Listen to public about Pebble Mine issues

By Nina Faust

Bristol Bay’s fishery is a critical part of Alaska’s economy, providing 12,000 jobs and over $1.5 billion in income. We produce most of the wild salmon consumed in the United States and our fishery will keep producing income and jobs for Alaskans as long as we protect Bristol Bay. But Alaskans know that a large Outside corporation has proposed the world’s largest open-pit mine in Bristol Bay and the science shows that the mine and salmon cannot coexist.
Sadly, the science doesn’t matter to the Parnell/Treadwell Administration. Pebble Partnership, the Outside corporation made up of Anglo-American and Northern Dynasty, has received over 150 permits from the state. State politicians say they “won’t trade salmon for gold” but their actions speak louder than words. Even though Pebble Partnership still refuses to disclose its mine plans, the state has handed over every permit needed for the mine to move forward.
The Parnell/Treadwell Administration keeps handing over these permits even while Pebble Partnership breaks the law. Pebble has illegally withdrawn water from 45 different sources near the proposed mine.  Why is it necessary for Pebble to break the law? Thanks to the Parnell/
Treadwell Administration, Pebble already has permits to withdraw 32 million gallons of water per year.
Of course, if HB 77 is passed by the Alaska legislature, the situation would be even worse. HB 77 would eliminate Alaskans’ ability to reserve water for our fisheries. It would give the commissioner carte blanche authority to grant permits for massive projects like Pebble without  regard to the impact on Alaskans’ livelihoods.
Even in the absence of HB 77, the Administration has tried to steamroll public opposition and permit Pebble mine. At a discussion of the Mat-Su Business Alliance, Lt. Governor Treadwell said that since Pebble was “invited” into Alaska the administration wouldn’t “pull the rug out” from under them. Treadwell’s statement shows a gross misunderstanding of Pebble’s history and the permitting process. Alaskans most certainly did NOT “invite” Pebble to destroy our best wild salmon fishery. Nor should Pebble be allowed to go forward just because they applied for some permits. The whole point of the permitting process is to examine the potential impacts of the mine and make an informed decision about whether it should be permitted.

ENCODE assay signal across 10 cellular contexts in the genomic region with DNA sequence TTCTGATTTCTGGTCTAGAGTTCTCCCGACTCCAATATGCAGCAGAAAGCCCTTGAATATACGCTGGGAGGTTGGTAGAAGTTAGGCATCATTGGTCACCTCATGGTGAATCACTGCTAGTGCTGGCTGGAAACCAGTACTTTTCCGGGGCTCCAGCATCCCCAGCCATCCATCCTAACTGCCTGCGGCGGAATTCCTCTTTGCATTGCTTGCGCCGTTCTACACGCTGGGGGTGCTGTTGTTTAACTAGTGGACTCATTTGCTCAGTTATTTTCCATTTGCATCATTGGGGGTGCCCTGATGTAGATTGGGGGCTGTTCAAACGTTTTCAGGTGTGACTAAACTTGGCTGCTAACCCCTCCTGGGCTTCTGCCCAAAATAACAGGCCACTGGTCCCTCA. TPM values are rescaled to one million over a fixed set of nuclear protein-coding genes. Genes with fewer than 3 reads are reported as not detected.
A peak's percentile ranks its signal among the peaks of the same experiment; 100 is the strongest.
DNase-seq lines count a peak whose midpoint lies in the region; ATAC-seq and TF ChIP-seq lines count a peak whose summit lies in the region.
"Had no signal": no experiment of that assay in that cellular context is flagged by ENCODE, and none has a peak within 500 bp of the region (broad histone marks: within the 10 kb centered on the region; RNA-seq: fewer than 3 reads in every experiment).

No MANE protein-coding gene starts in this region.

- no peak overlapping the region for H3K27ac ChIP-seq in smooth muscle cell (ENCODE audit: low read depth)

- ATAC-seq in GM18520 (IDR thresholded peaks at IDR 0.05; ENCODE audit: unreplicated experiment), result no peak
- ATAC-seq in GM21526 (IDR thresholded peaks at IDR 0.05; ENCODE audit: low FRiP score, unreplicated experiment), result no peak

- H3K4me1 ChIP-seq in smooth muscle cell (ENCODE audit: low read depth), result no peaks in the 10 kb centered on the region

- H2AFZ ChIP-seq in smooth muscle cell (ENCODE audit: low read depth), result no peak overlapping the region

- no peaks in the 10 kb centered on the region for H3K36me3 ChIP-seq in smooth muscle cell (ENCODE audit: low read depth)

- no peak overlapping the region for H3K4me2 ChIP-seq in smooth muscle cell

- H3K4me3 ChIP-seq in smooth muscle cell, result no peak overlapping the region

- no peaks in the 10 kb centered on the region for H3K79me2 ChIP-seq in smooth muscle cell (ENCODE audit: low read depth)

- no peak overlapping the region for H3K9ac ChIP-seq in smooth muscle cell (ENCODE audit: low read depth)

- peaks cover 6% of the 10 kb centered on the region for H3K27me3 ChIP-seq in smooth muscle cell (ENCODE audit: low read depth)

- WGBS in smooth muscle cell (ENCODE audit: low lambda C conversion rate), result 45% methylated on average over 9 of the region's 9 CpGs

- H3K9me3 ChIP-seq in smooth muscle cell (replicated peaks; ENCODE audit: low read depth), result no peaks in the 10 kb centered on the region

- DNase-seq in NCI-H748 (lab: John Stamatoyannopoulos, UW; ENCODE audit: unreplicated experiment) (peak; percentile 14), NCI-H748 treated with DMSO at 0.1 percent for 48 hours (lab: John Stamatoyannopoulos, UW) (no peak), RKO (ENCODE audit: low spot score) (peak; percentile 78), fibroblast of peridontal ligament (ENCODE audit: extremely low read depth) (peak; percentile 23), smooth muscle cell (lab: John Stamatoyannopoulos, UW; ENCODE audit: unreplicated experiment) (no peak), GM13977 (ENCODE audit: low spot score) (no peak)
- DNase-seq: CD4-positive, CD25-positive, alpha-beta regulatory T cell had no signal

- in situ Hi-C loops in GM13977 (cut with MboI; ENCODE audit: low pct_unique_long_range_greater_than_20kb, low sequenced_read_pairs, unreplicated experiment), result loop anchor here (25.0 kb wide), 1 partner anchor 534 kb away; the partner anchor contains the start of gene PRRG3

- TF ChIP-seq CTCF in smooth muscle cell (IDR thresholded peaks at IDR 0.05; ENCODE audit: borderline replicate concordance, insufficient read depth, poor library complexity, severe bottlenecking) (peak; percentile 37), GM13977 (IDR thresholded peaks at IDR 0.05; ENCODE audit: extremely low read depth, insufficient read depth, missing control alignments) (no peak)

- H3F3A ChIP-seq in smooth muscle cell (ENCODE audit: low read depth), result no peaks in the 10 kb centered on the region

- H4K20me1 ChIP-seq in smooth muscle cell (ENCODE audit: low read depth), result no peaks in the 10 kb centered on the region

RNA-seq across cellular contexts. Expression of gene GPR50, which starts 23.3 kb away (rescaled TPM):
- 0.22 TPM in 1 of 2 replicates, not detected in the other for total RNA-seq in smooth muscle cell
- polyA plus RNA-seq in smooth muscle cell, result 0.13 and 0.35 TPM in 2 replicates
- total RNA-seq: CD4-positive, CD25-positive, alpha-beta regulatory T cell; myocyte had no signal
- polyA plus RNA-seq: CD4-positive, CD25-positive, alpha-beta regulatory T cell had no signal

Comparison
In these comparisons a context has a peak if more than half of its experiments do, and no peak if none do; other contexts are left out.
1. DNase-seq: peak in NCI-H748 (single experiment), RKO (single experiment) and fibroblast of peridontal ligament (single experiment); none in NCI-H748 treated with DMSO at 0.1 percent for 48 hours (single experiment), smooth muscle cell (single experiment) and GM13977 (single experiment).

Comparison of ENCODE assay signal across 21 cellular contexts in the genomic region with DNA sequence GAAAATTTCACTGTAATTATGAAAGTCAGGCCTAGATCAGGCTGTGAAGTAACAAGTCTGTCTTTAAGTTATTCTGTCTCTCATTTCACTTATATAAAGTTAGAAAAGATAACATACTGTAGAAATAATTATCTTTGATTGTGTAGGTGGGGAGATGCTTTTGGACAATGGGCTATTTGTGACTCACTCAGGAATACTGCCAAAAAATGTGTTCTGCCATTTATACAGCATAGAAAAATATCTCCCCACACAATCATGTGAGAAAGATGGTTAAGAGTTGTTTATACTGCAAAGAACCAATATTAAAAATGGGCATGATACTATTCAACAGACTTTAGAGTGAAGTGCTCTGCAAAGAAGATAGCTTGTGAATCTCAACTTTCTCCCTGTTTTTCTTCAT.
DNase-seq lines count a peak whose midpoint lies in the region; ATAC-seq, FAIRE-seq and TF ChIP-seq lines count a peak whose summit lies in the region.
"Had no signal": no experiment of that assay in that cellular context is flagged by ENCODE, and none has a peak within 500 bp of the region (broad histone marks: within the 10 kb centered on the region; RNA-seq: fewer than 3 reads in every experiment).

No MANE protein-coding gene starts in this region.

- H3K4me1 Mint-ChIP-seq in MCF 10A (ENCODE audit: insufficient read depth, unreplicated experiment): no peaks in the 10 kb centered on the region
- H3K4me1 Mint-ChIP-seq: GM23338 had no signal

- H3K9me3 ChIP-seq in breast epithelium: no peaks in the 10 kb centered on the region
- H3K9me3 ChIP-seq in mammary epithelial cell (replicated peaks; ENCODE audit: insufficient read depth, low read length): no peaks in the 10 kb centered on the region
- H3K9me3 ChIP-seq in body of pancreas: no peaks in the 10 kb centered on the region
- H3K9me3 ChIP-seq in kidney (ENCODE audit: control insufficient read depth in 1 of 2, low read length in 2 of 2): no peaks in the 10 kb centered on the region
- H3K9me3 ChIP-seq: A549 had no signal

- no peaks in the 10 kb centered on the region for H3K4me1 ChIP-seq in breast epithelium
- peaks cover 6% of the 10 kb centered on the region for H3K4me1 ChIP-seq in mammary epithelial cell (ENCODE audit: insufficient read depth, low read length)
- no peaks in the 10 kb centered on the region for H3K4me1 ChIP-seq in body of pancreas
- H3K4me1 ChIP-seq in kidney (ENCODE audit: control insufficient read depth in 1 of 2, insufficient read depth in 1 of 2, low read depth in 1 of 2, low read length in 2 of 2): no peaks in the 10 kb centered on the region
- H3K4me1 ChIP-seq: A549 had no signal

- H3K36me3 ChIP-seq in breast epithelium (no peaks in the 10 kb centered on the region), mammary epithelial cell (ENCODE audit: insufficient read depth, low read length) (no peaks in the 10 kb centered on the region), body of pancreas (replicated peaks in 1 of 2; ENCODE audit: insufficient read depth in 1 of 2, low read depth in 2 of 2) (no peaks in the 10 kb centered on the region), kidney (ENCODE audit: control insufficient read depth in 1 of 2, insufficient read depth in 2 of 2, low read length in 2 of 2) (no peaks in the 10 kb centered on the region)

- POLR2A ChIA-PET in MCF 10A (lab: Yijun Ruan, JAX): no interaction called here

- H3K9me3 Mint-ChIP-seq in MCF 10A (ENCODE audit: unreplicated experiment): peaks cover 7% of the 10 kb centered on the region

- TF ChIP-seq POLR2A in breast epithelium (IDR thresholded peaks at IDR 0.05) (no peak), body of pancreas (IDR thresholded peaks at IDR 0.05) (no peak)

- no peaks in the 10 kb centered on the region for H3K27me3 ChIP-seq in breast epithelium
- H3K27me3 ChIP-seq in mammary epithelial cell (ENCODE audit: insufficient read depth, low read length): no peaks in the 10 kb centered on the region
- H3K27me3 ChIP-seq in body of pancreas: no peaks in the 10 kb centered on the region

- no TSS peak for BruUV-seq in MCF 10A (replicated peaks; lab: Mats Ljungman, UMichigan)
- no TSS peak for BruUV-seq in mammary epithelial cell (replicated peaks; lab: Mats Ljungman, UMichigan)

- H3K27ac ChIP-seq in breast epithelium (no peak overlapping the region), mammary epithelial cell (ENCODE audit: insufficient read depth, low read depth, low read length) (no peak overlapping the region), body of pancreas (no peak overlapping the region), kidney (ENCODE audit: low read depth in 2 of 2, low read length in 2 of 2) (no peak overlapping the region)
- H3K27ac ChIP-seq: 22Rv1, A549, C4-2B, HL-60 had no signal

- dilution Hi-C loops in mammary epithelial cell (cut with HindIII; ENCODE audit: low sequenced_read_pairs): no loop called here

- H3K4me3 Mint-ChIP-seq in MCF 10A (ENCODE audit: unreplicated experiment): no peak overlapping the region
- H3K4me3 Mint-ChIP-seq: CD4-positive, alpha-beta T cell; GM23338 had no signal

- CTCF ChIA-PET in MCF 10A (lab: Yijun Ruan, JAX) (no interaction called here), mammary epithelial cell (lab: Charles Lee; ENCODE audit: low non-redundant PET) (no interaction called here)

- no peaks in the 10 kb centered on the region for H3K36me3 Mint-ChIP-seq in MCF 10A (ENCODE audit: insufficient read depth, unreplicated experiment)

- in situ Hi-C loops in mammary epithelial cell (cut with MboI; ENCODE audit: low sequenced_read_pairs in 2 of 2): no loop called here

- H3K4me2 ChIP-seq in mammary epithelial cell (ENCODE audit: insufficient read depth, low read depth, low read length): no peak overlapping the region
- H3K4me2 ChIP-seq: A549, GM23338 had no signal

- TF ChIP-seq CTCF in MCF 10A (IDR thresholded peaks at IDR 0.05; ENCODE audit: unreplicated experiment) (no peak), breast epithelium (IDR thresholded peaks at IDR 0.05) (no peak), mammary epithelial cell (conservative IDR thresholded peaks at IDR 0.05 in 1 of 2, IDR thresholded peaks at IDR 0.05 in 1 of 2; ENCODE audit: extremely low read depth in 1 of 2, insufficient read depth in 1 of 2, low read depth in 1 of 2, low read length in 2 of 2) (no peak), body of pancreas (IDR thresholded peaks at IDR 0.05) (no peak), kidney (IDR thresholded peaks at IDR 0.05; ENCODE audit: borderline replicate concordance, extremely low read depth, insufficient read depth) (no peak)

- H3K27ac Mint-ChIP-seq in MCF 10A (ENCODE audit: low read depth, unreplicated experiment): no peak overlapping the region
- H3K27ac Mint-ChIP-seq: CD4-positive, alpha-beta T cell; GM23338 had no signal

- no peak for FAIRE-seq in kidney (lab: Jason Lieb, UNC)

Fortunately, that kind of unbiased scientific investigation is exactly what the Environmental Protection Agency is doing. We’ll know more when their study is complete, but one thing is certain: We need agencies to make decision based on science, not politics. The Parnell/Treadwell Administration has lost all credibility in this regard. Their decisions to grant dozens of permits, ignore illegal water withdrawals, and promote legislation to eliminate any public oversight of Pebble has destroyed their credibility as impartial arbiters of the permitting process.
If our own governor is just a shill for Pebble, then we depend on the Environmental Protection Agency to do its job, look at the science and not be influenced by politics. Our largest salmon fishery, 12,000 sustainable jobs and $1.5 billion in annual income is at stake.

Nina Faust is a Homer-area resident and founder of Kachemak Crane Watch.

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Posted by on Aug 27th, 2013 and filed under Point of View. You can follow any responses to this entry through the RSS 2.0. Both comments and pings are currently closed.

3 Responses for “Listen to public about Pebble Mine issues”